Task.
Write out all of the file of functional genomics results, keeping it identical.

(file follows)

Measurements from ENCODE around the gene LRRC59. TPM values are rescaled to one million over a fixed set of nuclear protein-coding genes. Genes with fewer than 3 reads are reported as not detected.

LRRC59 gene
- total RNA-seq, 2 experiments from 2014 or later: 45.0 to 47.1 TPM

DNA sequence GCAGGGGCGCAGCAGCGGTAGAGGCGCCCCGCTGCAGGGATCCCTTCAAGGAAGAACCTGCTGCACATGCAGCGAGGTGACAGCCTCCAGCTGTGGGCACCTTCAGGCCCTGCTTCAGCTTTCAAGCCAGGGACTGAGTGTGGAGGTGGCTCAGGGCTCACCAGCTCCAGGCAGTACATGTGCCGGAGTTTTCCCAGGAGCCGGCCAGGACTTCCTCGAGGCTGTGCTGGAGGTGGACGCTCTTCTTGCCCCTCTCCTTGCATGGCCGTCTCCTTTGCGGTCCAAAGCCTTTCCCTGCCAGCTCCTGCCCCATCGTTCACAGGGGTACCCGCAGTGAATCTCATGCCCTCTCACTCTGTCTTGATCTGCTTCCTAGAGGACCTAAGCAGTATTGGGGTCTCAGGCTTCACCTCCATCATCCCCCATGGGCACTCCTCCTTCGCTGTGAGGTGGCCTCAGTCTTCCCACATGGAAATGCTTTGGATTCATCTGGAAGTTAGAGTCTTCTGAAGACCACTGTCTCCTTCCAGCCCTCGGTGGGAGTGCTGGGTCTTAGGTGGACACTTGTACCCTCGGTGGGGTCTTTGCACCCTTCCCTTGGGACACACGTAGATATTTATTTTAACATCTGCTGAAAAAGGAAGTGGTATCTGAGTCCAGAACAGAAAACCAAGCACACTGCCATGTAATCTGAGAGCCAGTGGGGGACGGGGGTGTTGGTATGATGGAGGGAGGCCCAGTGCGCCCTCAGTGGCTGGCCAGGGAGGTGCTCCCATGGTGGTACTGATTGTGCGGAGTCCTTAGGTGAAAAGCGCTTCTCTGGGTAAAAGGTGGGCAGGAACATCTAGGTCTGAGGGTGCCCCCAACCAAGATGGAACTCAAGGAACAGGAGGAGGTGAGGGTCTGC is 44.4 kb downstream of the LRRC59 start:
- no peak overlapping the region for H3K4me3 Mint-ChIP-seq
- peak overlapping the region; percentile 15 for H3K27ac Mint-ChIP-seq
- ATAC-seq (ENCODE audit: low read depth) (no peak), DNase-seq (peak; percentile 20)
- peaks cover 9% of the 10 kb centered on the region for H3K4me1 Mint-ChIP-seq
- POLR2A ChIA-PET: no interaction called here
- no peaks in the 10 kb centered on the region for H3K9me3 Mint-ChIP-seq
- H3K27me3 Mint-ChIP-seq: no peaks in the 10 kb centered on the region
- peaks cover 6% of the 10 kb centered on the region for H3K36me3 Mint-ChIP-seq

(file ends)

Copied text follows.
Measurements from ENCODE around the gene LRRC59. TPM values are rescaled to one million over a fixed set of nuclear protein-coding genes. Genes with fewer than 3 reads are reported as not detected.

LRRC59 gene
- total RNA-seq, 2 experiments from 2014 or later: 45.0 to 47.1 TPM

DNA sequence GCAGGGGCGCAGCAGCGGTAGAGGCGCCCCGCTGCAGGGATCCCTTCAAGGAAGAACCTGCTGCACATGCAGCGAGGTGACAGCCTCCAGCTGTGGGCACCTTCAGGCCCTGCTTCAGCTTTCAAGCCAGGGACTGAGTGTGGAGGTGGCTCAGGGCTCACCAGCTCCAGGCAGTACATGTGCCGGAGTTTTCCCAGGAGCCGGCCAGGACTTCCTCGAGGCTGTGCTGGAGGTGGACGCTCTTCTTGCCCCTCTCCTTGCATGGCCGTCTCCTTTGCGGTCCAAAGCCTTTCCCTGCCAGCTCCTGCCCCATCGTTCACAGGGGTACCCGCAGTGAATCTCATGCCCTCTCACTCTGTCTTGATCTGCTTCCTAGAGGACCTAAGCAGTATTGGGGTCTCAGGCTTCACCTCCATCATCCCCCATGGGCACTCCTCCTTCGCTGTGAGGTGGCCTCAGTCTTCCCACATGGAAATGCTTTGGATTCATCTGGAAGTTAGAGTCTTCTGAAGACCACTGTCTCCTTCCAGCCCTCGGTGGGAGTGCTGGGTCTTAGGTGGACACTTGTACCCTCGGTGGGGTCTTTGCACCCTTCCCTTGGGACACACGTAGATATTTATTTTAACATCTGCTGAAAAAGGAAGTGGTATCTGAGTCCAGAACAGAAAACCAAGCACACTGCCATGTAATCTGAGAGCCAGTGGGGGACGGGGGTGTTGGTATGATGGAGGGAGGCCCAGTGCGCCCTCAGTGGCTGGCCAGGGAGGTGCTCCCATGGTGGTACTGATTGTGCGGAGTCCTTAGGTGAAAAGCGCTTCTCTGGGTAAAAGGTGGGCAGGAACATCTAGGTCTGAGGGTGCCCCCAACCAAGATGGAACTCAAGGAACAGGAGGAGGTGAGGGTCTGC is 44.4 kb downstream of the LRRC59 start:
- no peak overlapping the region for H3K4me3 Mint-ChIP-seq
- peak overlapping the region; percentile 15 for H3K27ac Mint-ChIP-seq
- ATAC-seq (ENCODE audit: low read depth) (no peak), DNase-seq (peak; percentile 20)
- peaks cover 9% of the 10 kb centered on the region for H3K4me1 Mint-ChIP-seq
- POLR2A ChIA-PET: no interaction called here
- no peaks in the 10 kb centered on the region for H3K9me3 Mint-ChIP-seq
- H3K27me3 Mint-ChIP-seq: no peaks in the 10 kb centered on the region
- peaks cover 6% of the 10 kb centered on the region for H3K36me3 Mint-ChIP-seq